On January 5, 1995, at 1310 hours Pacific standard time, a Cessna 152, N25953, owned and operated by the pilot, crashed into a muddy field near San Jose, California. Visual meteorological conditions existed at the time. The aircraft was substantially damaged and neither the instructor pilot nor the student pilot were injured. The aircraft departed from the Reid-Hillview airport in San Jose at 1250 for a local instructional flight.

According to the instructor pilot, they were practicing simulated engine-out forced landings. During one of the approaches, the student pilot inadvertently pulled the mixture control handle too far out and the engine quit. The instructor took control of the aircraft and attempted to restart the engine without success. The pilot landed in a muddy field and as the aircraft came to stop it nosed over.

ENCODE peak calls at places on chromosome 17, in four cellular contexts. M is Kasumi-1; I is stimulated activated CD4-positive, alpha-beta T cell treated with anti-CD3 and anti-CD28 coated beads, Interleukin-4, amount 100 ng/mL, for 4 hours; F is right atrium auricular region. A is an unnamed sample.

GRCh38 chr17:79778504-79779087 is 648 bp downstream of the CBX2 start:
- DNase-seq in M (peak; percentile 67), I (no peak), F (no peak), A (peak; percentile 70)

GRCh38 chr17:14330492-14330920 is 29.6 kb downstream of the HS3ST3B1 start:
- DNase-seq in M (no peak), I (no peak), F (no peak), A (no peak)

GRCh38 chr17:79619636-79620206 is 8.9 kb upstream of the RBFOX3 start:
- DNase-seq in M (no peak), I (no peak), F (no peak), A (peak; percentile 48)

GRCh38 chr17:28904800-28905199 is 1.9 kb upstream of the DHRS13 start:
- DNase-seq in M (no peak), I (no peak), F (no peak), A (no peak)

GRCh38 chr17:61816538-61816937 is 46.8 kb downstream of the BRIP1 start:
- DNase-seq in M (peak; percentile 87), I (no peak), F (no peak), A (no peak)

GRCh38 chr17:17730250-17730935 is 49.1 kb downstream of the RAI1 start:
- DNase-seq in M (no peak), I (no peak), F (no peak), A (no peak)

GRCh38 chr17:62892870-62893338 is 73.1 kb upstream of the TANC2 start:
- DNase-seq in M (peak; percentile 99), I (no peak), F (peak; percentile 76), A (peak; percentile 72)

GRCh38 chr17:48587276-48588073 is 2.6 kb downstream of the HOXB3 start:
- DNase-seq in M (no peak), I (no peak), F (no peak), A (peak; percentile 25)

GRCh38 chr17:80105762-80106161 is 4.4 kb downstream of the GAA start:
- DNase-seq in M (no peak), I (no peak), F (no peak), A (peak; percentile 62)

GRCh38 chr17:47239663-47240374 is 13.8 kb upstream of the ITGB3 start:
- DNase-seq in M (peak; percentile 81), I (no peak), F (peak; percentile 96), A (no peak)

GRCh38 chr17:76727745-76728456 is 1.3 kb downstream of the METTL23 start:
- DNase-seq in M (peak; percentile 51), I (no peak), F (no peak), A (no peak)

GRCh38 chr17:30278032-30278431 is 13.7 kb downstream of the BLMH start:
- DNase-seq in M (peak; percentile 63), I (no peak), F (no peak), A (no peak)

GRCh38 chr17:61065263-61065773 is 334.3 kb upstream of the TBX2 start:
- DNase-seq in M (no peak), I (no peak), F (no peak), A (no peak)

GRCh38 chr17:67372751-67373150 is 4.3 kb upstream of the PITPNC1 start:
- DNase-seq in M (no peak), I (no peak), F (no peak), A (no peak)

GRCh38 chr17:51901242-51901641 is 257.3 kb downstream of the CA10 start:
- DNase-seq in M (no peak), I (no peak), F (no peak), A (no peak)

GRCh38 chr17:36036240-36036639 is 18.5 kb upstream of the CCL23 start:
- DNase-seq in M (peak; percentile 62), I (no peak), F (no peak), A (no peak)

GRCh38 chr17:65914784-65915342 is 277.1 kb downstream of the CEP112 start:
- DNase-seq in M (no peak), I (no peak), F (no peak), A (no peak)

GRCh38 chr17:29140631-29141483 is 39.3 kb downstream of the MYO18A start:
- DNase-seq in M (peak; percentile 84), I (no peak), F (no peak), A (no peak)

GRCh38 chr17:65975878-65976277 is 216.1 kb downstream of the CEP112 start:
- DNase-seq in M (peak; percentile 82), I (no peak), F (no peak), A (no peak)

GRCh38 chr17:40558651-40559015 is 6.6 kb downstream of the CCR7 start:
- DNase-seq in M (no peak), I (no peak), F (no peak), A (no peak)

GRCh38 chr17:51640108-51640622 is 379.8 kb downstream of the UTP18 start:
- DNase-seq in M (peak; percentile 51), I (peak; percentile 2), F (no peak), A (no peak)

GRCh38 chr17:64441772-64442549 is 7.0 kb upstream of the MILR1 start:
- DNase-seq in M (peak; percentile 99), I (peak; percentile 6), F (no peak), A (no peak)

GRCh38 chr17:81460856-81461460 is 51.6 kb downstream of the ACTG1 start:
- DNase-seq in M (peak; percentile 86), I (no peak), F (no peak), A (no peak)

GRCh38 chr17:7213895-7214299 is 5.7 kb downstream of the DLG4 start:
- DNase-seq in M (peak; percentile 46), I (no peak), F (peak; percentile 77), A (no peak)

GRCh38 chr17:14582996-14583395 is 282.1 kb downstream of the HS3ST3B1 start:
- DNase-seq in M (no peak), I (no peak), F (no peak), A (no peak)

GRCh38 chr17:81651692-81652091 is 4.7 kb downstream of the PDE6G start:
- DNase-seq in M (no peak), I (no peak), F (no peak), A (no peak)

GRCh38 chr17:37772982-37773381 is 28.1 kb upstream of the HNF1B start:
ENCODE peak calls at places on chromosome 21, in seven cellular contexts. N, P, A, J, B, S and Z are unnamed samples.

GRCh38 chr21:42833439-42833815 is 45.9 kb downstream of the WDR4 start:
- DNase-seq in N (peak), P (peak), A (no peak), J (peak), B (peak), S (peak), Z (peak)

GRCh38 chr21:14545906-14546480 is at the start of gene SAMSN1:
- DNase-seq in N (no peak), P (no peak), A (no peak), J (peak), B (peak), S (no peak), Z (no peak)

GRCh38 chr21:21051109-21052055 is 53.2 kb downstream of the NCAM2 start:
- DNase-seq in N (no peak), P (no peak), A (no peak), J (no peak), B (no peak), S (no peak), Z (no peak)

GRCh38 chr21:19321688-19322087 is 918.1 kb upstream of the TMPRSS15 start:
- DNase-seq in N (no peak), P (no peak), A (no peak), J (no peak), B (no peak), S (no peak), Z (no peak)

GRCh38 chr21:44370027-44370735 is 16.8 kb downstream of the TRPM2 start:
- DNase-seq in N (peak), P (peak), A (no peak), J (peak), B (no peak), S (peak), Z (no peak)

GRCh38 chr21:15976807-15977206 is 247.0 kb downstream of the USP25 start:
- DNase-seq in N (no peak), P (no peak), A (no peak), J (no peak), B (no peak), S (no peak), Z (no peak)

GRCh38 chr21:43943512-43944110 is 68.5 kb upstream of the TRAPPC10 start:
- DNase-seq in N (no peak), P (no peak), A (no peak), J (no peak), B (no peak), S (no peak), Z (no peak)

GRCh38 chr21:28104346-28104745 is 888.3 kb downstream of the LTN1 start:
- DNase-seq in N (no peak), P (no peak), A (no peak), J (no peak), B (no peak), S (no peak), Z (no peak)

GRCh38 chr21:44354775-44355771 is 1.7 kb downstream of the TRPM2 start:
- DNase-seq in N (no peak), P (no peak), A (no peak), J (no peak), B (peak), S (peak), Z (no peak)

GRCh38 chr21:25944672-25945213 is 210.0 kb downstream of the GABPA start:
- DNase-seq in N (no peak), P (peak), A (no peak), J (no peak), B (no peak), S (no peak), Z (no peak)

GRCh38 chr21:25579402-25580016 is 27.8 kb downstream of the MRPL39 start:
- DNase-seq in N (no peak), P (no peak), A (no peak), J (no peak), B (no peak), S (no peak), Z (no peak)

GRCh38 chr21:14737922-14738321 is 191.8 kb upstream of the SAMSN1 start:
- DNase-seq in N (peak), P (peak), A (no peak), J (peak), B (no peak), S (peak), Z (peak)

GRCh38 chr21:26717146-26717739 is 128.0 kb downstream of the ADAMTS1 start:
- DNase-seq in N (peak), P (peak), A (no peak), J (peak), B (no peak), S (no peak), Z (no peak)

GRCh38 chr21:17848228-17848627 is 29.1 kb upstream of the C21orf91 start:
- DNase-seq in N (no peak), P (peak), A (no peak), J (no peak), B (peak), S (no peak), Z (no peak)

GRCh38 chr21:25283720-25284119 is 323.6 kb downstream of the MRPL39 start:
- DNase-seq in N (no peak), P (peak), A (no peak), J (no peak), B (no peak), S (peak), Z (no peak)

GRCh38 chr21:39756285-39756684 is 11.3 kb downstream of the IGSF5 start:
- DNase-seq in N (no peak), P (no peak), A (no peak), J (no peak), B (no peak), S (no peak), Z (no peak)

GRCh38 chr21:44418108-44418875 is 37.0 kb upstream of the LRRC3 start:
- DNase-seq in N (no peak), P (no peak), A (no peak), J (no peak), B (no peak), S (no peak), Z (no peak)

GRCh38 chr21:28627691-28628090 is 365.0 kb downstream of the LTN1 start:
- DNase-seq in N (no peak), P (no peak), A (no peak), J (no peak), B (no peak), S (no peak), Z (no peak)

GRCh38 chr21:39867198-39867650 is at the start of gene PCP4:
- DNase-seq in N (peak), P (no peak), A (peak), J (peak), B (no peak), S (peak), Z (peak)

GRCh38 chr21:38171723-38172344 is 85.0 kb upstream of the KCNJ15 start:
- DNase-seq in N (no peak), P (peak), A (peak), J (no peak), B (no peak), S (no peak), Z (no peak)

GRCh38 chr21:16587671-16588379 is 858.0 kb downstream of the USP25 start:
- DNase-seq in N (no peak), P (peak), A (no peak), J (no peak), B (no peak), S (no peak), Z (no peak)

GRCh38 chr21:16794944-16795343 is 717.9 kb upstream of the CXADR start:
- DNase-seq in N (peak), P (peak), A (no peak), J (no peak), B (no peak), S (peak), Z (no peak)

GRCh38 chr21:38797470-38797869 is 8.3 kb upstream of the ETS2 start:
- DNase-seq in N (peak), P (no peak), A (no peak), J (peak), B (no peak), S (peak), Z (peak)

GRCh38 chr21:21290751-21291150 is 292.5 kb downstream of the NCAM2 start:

The instructor pilot believes the unsuccessful engine restart was due to either carburetor icing, water in the fuel, or the mixture control cable was disconnected.

A Federal Aviation Administration (FAA) inspector examined the engine at a local facility. He found the throttle, mixture, and carburetor heat cables connected and operable. The engine was started and run at various power settings. There were no engine problems found.

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